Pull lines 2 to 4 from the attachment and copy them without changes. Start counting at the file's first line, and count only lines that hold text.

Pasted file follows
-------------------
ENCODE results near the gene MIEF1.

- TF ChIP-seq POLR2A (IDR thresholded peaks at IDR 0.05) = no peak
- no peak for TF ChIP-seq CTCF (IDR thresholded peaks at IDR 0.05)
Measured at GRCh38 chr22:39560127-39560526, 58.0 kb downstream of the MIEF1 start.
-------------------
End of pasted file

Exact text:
- TF ChIP-seq POLR2A (IDR thresholded peaks at IDR 0.05) = no peak
- no peak for TF ChIP-seq CTCF (IDR thresholded peaks at IDR 0.05)
Measured at GRCh38 chr22:39560127-39560526, 58.0 kb downstream of the MIEF1 start.